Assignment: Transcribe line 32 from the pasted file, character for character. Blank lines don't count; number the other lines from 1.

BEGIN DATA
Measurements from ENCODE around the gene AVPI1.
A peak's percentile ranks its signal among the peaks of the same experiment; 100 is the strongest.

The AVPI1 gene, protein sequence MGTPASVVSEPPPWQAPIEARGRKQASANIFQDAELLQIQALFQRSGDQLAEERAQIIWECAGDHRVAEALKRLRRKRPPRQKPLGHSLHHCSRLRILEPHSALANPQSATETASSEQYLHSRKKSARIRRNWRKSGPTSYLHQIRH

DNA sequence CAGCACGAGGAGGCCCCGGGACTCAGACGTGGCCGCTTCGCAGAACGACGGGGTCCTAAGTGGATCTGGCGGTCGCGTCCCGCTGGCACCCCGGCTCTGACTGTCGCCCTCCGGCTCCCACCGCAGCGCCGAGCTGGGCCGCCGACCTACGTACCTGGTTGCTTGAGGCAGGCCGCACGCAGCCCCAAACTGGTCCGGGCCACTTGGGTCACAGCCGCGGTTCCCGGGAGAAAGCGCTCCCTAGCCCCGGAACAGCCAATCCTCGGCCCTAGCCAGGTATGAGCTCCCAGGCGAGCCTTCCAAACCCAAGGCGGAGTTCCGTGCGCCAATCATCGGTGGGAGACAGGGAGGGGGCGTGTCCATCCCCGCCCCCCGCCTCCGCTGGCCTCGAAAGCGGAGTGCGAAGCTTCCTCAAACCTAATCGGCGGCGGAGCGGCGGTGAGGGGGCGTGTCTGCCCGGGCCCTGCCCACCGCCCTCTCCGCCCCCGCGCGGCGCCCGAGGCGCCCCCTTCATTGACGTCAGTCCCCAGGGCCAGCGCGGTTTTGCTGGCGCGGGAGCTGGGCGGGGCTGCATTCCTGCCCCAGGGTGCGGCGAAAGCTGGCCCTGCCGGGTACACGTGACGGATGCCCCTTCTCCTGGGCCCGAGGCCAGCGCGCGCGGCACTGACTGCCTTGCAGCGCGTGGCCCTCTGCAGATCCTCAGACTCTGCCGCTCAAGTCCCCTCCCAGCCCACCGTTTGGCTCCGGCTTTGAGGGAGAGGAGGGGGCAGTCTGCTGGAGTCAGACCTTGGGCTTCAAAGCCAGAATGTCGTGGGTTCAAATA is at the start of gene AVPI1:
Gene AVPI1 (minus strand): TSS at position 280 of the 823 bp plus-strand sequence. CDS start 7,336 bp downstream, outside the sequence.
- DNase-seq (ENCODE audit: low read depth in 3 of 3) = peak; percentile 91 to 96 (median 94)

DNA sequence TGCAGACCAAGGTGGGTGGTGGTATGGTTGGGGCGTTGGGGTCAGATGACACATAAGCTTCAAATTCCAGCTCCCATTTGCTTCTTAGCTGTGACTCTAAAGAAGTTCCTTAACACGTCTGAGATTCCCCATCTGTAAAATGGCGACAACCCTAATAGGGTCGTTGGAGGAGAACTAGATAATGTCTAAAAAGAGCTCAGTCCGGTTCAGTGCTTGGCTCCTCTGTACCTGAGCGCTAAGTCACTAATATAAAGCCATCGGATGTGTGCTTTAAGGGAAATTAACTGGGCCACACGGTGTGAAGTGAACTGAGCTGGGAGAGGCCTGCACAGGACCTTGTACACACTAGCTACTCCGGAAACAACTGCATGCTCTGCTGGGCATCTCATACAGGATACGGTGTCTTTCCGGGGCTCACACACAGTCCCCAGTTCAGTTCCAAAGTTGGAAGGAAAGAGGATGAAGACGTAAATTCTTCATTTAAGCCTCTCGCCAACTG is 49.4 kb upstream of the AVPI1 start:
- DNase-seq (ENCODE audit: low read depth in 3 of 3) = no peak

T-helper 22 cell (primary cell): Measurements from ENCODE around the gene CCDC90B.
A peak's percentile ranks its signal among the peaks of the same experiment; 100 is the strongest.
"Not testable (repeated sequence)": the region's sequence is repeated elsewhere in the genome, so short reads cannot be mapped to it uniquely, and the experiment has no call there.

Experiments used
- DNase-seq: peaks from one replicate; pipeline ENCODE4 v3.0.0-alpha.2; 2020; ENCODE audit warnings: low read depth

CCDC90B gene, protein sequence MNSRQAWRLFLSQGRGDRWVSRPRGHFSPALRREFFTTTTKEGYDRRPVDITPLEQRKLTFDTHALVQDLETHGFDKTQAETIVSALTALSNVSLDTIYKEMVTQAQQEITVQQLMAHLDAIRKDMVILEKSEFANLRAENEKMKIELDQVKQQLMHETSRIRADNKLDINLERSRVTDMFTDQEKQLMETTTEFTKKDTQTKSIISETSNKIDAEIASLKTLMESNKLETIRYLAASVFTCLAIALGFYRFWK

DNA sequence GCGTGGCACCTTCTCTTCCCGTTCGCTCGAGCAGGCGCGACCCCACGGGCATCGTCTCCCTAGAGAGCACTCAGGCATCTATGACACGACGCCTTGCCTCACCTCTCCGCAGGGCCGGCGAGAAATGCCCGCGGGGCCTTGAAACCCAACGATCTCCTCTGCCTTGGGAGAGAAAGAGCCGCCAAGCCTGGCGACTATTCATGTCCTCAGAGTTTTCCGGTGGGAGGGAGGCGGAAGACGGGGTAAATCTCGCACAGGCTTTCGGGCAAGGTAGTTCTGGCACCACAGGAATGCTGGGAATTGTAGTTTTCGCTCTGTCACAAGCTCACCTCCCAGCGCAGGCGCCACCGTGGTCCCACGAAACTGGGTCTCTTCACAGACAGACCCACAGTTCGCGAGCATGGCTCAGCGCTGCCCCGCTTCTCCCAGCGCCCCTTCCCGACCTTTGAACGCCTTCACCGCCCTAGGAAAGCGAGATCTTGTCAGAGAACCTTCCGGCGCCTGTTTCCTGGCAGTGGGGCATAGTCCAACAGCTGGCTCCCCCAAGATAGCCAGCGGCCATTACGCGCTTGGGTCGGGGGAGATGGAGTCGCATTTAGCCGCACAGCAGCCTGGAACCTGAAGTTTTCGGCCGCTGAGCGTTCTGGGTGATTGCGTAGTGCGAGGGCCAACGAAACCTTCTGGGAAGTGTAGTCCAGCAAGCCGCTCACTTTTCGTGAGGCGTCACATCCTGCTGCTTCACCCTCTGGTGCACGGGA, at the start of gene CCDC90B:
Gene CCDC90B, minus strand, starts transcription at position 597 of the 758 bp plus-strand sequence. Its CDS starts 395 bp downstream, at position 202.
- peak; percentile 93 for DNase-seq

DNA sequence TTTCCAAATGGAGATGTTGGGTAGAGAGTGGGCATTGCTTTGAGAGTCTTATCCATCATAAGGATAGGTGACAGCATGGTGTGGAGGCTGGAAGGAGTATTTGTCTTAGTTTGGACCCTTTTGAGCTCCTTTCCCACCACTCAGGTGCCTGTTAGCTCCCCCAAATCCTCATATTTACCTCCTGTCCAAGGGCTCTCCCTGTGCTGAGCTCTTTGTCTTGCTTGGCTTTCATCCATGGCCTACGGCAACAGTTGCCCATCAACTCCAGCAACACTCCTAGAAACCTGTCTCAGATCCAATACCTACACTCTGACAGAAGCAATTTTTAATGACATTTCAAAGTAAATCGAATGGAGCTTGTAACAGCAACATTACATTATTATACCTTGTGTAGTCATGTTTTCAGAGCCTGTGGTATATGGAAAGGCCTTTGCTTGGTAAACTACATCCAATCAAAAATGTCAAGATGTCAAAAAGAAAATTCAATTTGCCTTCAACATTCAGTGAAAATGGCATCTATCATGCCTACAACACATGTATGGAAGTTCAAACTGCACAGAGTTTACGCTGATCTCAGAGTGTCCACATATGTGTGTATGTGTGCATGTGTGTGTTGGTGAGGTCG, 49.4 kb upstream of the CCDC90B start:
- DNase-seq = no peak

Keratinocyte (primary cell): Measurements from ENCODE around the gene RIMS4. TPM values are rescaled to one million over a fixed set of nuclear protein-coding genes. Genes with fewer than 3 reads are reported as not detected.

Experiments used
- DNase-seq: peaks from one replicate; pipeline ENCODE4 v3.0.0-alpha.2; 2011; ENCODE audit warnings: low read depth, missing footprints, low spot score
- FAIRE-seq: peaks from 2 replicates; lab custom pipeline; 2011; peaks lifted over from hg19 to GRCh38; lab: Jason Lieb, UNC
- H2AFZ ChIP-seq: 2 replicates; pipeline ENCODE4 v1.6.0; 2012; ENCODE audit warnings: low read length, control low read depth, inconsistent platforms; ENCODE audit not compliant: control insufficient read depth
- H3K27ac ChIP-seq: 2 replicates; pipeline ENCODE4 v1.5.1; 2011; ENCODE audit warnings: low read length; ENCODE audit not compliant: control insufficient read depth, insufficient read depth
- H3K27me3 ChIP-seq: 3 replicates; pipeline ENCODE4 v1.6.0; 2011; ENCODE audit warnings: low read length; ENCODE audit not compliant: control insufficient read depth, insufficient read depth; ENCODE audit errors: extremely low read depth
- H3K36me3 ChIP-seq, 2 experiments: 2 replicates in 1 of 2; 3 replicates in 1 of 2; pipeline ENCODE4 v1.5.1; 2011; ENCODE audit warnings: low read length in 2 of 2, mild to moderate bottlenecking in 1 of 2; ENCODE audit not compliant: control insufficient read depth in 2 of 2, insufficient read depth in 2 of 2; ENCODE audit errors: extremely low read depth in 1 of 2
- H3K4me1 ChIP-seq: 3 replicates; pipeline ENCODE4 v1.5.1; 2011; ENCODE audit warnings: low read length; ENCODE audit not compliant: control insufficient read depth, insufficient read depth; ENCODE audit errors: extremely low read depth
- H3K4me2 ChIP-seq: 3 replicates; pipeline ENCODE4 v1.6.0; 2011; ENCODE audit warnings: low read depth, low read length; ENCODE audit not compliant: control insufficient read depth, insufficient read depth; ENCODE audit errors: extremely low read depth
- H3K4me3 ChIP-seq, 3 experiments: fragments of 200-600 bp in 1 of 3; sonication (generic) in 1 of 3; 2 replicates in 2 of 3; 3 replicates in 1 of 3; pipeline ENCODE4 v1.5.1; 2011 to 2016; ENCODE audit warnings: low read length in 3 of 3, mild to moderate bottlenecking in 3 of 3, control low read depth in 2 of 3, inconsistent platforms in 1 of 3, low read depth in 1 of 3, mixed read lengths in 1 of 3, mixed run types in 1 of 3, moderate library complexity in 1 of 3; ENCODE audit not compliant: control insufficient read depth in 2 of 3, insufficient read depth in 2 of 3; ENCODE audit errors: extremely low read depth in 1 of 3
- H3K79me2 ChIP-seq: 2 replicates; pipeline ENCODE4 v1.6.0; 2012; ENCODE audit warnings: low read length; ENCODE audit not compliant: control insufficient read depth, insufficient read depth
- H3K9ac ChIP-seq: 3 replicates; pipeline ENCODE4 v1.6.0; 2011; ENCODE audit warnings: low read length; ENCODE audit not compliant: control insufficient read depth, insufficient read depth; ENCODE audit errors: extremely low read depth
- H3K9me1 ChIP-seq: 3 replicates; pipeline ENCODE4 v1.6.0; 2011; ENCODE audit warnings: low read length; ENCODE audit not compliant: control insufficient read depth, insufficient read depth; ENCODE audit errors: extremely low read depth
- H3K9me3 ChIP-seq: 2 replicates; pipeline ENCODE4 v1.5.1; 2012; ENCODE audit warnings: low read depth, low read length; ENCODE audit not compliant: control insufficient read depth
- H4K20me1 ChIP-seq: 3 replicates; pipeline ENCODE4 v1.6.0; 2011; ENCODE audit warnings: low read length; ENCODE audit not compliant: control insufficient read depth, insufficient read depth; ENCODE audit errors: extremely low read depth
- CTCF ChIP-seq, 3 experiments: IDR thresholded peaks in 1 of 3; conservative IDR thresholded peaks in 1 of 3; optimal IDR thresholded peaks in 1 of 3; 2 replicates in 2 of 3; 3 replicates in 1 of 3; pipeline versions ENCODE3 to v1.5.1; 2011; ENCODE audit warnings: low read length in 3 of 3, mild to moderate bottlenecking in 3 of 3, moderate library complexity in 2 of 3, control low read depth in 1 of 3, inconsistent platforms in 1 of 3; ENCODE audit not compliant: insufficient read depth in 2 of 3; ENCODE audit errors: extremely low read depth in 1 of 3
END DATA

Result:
- H3K9ac ChIP-seq: 3 replicates; pipeline ENCODE4 v1.6.0; 2011; ENCODE audit warnings: low read length; ENCODE audit not compliant: control insufficient read depth, insufficient read depth; ENCODE audit errors: extremely low read depth